Although the Petroleum Act, 2016, (Act 919), provides for the issuance of the reconnaissance licenses which would gather quality data on the country’s petroleum reserves, governments have failed to issue this license.
In view of this, the Civil Society Licensing Round Monitoring Group have prompted government on the crucial need to issue this license to ensure the availability of quality data to aid future bidding rounds of oil blocks.
“Government must start issuing reconnaissance licenses to gather quality data to aid future bidding rounds,” the Civil Society Group in Ghana’s First Oil Licensing Round Monitoring Report said.
“The cost for such an activity will be recovered from data fees during competitive tendering. Liberia used this approach to acquire data which enabled them to carry out competitive tendering,” It further explained.
Section 9 of the Act 919 (Sub-Section 1 and 2) states that, the Minister may, in consultation with the Commission, grant to a person, a petroleum reconnaissance license in respect of a defined area. The reconnaissance license grants to the licensed person a non-exclusive right to undertake data collection including seismic surveying and shallow drilling, and processing and interpretation or evaluation of petroleum data in the area specified in the license.
Ghana’s first oil bid and licensing round was launched in October 2018, where six blocks were made available for the licensing round; three blocks to be awarded through an open and competitive bidding process, two through direct negotiations and one to be solely operated by Ghana National Petroleum Corporation (GNPC), the national oil company.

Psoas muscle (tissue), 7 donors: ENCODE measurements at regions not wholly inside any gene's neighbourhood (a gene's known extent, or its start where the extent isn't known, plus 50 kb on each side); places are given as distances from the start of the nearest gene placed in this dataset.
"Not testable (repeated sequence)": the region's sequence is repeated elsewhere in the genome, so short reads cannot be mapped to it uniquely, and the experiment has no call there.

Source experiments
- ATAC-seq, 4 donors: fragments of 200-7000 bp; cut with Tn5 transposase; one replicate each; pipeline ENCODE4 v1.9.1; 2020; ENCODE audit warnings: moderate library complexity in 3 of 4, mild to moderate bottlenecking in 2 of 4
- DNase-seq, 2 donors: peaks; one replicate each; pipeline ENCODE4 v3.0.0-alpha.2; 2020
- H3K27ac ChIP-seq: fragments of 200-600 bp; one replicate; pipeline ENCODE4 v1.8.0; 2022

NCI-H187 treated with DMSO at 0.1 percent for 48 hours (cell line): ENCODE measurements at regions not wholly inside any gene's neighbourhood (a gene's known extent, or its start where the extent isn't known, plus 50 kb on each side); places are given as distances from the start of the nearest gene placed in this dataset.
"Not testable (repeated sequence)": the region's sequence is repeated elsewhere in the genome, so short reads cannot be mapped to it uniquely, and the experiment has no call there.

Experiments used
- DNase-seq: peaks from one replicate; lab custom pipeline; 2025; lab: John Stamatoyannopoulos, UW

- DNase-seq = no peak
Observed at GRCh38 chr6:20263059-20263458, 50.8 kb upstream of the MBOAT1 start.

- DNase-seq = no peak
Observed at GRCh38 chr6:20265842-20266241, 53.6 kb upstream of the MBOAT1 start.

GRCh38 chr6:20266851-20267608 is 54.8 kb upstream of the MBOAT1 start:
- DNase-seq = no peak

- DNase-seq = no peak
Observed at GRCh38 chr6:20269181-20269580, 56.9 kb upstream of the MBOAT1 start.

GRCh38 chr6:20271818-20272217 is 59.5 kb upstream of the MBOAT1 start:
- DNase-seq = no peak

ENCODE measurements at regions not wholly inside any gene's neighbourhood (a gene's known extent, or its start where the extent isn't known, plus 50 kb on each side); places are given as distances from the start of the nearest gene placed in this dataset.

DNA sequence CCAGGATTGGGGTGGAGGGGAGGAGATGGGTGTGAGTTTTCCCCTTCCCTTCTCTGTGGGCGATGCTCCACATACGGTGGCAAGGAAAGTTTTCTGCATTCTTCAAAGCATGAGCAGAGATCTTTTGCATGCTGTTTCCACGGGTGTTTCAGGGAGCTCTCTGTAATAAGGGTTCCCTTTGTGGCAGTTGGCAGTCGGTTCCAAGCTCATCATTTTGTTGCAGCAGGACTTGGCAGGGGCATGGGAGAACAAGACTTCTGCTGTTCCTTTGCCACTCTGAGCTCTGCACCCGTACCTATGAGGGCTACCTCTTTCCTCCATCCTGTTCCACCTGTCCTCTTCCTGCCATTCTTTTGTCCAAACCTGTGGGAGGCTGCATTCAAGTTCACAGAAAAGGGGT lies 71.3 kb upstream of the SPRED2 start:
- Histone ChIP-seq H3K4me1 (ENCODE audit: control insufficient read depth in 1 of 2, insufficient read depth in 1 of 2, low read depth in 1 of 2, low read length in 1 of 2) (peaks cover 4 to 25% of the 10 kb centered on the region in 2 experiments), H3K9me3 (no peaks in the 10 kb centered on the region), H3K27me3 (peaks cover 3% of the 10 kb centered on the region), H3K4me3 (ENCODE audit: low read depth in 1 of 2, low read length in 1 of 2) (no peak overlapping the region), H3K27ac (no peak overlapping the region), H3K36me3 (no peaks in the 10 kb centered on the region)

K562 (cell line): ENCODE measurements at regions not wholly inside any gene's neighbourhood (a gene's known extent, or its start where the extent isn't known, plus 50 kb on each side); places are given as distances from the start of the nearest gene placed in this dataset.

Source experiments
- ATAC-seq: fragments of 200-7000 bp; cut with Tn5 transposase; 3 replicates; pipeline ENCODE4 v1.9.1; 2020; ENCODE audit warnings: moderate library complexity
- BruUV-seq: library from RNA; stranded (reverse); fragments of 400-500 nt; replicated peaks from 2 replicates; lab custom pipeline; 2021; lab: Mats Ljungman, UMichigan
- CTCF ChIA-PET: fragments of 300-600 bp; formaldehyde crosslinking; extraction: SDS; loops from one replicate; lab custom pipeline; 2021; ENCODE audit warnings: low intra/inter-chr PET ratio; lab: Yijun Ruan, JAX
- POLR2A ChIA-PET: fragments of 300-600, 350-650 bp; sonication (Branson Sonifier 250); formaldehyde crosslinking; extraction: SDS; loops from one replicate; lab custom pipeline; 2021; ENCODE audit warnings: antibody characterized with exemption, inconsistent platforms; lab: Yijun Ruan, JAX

Bid and licensing rounds are now a global norm for resource-rich countries in selecting investors for upstream petroleum activities.
Importantly, quality of data and fiscal terms count in sustaining investor interest beyond the initial expression of interest, the Monitoring Group said.
In the case of Ghana, out of 60 applications received from 16 companies, only three companies progressed to submit bids after prequalification.
The report states that, while the licensing process was ongoing (competitive tendering and direct negotiation), the Ministry of Energy opened an escape window for companies to negotiate outside the licensing round process.
“This has the effect of undermining the competitiveness of the process,” It cautioned.
Although the selection process met the timelines set by the Ministry, the actual negotiations of petroleum agreements are yet to be concluded five months after the deadline.
This, the Monitoring Group indicates could portend corruption risks and negatively impact on future investor interest.
Performance of Licensing Process
The entire licensing and bidding process cumulatively scored 70 percent which is interpreted as Satisfactory on the adopted grading scheme. Thematic areas that were rated as good were adherence to procedural requirements under competitive bidding and the compliance with the calendar of events under the licensing round.
The analysis shows that compliance with the competitive tendering requirements of the licensing round was significantly better than that of the direct negotiations.